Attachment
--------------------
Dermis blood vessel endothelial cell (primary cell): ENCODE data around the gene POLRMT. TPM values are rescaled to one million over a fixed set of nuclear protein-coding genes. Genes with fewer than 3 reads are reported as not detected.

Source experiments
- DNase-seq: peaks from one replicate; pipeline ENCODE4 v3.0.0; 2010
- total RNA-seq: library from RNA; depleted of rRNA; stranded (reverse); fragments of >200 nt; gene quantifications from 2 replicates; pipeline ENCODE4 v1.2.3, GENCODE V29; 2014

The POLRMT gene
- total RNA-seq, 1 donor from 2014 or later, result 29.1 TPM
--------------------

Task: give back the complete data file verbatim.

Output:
Dermis blood vessel endothelial cell (primary cell): ENCODE data around the gene POLRMT. TPM values are rescaled to one million over a fixed set of nuclear protein-coding genes. Genes with fewer than 3 reads are reported as not detected.

Source experiments
- DNase-seq: peaks from one replicate; pipeline ENCODE4 v3.0.0; 2010
- total RNA-seq: library from RNA; depleted of rRNA; stranded (reverse); fragments of >200 nt; gene quantifications from 2 replicates; pipeline ENCODE4 v1.2.3, GENCODE V29; 2014

The POLRMT gene
- total RNA-seq, 1 donor from 2014 or later, result 29.1 TPM